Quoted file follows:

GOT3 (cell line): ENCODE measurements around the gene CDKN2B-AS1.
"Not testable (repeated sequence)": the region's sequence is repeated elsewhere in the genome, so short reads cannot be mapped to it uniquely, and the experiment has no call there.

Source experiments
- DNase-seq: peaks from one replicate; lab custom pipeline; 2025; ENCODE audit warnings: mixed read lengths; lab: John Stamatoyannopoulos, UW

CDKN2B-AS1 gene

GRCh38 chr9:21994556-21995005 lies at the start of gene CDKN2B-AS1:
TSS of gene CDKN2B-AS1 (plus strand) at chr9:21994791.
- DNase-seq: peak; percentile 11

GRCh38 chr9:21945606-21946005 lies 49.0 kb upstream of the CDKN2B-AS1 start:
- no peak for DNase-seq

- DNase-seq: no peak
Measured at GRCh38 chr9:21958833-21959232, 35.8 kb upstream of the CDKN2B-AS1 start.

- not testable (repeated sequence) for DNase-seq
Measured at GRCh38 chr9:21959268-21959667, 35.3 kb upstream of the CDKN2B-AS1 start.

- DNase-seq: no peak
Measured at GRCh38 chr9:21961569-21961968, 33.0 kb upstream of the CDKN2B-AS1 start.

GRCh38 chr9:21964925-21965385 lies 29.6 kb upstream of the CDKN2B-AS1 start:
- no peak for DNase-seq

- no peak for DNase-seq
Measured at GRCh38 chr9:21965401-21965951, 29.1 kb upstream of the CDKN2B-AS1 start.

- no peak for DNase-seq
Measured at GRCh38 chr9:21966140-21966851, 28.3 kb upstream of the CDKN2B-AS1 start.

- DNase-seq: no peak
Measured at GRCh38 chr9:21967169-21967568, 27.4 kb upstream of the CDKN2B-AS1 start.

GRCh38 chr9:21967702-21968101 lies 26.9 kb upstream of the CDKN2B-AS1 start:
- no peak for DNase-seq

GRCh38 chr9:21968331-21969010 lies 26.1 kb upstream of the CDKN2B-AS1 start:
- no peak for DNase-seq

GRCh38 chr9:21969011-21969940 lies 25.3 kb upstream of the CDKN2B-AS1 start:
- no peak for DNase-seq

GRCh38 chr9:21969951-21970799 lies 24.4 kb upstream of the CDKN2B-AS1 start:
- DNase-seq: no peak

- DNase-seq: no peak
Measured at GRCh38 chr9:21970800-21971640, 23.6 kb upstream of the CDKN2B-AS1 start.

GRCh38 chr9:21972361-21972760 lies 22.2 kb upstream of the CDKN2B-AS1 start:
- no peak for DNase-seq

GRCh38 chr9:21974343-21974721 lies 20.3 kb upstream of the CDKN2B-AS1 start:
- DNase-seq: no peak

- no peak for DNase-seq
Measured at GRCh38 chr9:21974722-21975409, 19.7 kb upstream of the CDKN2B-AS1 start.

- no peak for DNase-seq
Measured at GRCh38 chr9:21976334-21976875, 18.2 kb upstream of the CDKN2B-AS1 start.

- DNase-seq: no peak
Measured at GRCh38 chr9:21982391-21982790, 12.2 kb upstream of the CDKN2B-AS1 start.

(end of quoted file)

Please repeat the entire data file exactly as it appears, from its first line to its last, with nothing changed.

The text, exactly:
GOT3 (cell line): ENCODE measurements around the gene CDKN2B-AS1.
"Not testable (repeated sequence)": the region's sequence is repeated elsewhere in the genome, so short reads cannot be mapped to it uniquely, and the experiment has no call there.

Source experiments
- DNase-seq: peaks from one replicate; lab custom pipeline; 2025; ENCODE audit warnings: mixed read lengths; lab: John Stamatoyannopoulos, UW

CDKN2B-AS1 gene

GRCh38 chr9:21994556-21995005 lies at the start of gene CDKN2B-AS1:
TSS of gene CDKN2B-AS1 (plus strand) at chr9:21994791.
- DNase-seq: peak; percentile 11

GRCh38 chr9:21945606-21946005 lies 49.0 kb upstream of the CDKN2B-AS1 start:
- no peak for DNase-seq

- DNase-seq: no peak
Measured at GRCh38 chr9:21958833-21959232, 35.8 kb upstream of the CDKN2B-AS1 start.

- not testable (repeated sequence) for DNase-seq
Measured at GRCh38 chr9:21959268-21959667, 35.3 kb upstream of the CDKN2B-AS1 start.

- DNase-seq: no peak
Measured at GRCh38 chr9:21961569-21961968, 33.0 kb upstream of the CDKN2B-AS1 start.

GRCh38 chr9:21964925-21965385 lies 29.6 kb upstream of the CDKN2B-AS1 start:
- no peak for DNase-seq

- no peak for DNase-seq
Measured at GRCh38 chr9:21965401-21965951, 29.1 kb upstream of the CDKN2B-AS1 start.

- no peak for DNase-seq
Measured at GRCh38 chr9:21966140-21966851, 28.3 kb upstream of the CDKN2B-AS1 start.

- DNase-seq: no peak
Measured at GRCh38 chr9:21967169-21967568, 27.4 kb upstream of the CDKN2B-AS1 start.

GRCh38 chr9:21967702-21968101 lies 26.9 kb upstream of the CDKN2B-AS1 start:
- no peak for DNase-seq

GRCh38 chr9:21968331-21969010 lies 26.1 kb upstream of the CDKN2B-AS1 start:
- no peak for DNase-seq

GRCh38 chr9:21969011-21969940 lies 25.3 kb upstream of the CDKN2B-AS1 start:
- no peak for DNase-seq

GRCh38 chr9:21969951-21970799 lies 24.4 kb upstream of the CDKN2B-AS1 start:
- DNase-seq: no peak

- DNase-seq: no peak
Measured at GRCh38 chr9:21970800-21971640, 23.6 kb upstream of the CDKN2B-AS1 start.

GRCh38 chr9:21972361-21972760 lies 22.2 kb upstream of the CDKN2B-AS1 start:
- no peak for DNase-seq

GRCh38 chr9:21974343-21974721 lies 20.3 kb upstream of the CDKN2B-AS1 start:
- DNase-seq: no peak

- no peak for DNase-seq
Measured at GRCh38 chr9:21974722-21975409, 19.7 kb upstream of the CDKN2B-AS1 start.

- no peak for DNase-seq
Measured at GRCh38 chr9:21976334-21976875, 18.2 kb upstream of the CDKN2B-AS1 start.

- DNase-seq: no peak
Measured at GRCh38 chr9:21982391-21982790, 12.2 kb upstream of the CDKN2B-AS1 start.